Does this sound familiar?
Every time we turn around we hear alarming news reports about food contamination
incidents that lead to illness and sometimes even death.
Do you find that the more research you do into the contamination of produce from ecoli,
pesticides, herbicides, bacteria and other dangerous substances, the more afraid you become?
But don’t despair – there are things you can do to make your produce consumption safer.
According to the Center for Food Safety, food can become contaminated with harmful
bacteria where it is produced, where it is sold, or even on your kitchen counter.
Here are some tips for safer buying, cleaning, preparation and storage to help prevent
#1. Wash Hands & Disinfect Naturally
Yes, that wise advice you heard all of your life is still the best way to avoid getting sick.
Use hot water and soap to wash your hands before and after handling food, and after
using the bathroom, changing a diaper or handling pets.
Disinfect dishes, cutting boards and counters with hot, soapy water after preparing each food item.
Bacteria from one food item could remain on the cutting board, dishes or counter and contaminate the
next food item prepared there.
Or simply spritz your cutting boards and utensils first with vinegar, then follow with
3% hydrogen peroxide, then rinse.
Use 4-cup baking soda and 1⁄2-cup white vinegar with warm water to scrub down countertops and tile.
Clean glass surfaces by mixing equal amounts vinegar and water in a spray bottle.
The disinfecting solution needs to sit on the surface to be sanitized for about 10 minutes to be effective.
#2. Choose Organic
Buy organic produce wherever possible.
Some people pooh-pooh the whole idea of organic produce, claiming it is just a gimmick
to sell more produce at a higher price.
In reality, though, there are strict government standards by which foods are regulated–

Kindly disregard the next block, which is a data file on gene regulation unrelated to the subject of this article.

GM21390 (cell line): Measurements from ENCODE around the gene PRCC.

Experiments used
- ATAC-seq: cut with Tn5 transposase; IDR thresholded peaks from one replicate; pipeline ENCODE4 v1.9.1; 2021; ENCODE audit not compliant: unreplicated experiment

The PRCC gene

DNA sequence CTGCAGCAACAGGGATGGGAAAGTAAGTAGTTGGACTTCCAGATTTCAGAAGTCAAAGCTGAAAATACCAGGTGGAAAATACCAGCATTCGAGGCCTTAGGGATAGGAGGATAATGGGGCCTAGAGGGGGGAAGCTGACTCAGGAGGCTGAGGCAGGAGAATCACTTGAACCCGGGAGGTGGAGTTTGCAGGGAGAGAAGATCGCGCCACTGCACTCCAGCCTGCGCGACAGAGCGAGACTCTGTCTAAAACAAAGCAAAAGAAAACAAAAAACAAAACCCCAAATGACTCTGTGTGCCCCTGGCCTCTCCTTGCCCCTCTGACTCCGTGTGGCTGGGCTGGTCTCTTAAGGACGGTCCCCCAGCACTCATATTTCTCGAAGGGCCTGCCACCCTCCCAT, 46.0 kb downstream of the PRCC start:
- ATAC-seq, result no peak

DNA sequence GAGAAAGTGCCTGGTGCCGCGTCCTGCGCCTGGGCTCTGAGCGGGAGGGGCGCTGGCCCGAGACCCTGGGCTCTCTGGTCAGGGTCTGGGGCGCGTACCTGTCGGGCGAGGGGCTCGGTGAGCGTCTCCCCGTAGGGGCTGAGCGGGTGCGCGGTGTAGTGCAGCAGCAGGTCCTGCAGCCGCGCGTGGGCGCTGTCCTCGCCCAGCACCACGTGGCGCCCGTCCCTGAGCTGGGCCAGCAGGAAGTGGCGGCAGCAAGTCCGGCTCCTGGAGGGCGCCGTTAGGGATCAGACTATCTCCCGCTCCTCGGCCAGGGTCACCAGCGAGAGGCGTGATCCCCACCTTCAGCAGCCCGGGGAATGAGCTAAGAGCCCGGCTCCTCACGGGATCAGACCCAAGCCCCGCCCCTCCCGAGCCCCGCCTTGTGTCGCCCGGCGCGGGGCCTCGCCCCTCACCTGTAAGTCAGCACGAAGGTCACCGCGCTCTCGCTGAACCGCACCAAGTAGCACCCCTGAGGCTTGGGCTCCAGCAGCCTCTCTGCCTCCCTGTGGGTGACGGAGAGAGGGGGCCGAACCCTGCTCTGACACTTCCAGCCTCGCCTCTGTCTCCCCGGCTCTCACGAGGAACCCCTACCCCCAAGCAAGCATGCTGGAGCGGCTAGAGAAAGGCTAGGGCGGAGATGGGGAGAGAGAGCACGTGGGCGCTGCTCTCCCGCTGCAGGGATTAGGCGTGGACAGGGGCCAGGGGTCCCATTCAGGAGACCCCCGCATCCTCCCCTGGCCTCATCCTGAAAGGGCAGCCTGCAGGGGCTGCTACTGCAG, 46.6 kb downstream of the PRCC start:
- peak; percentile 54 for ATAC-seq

in other words, not just anyone can slap an “organic” label on their produce and call it a sale.
The bottom line is, organic produce does not have residue from fungicides, herbicides,
Conventionally grown produce does.
Note, however, that organic produce could still harbor bacteria, so washing still applies.
#3. Go Local
Purchase locally-grown organic produce whenever possible.
This means you will be eating primarily seasonal foods, but this is a healthy, natural
Local foods are less likely to be sprayed with chemicals – they are better adapted to their
growing region, and they do not spend long amounts of time in transport.
4. Fight Ecoli Naturally
If you are concerned about pathogens like E. coli, try spritzing your produce with
hydrogen peroxide followed by white vinegar.
#5. Which Cleaning Method Works Best?
I have often wondered whether those expensive fruit and veggie washes are worth the cost.
The editors of a popular food magazine, wondered too, so they decided to conduct some
comparative produce cleaning tests, by cleaning apples and pears in four different ways:
1.They washed one batch with an antibacterial soap–not a smart idea by the way
2.They washed other pieces of fruit with a solution of diluted vinegar (one part vinegar to three
parts water), rinsing afterward with pure water.
3.They scrubbed the third group with a brush,
4.They simply rinsed the fourth group with clean water.
To measure how well each technique worked, they sampled the outside of the fruit with sterile cotton swabs,
then rubbed the little bits of grime onto Petri dishes.
Next they let the Petri dishes sit at 80 degrees for several days to see what bacteria grew.
Then they counted how many bacterial colonies were present.
It turns out the scrub brush removed 85 percent of the bacteria — a little more than the water alone.
However, the produce cleaning method that worked the best was the dilute vinegar rinse.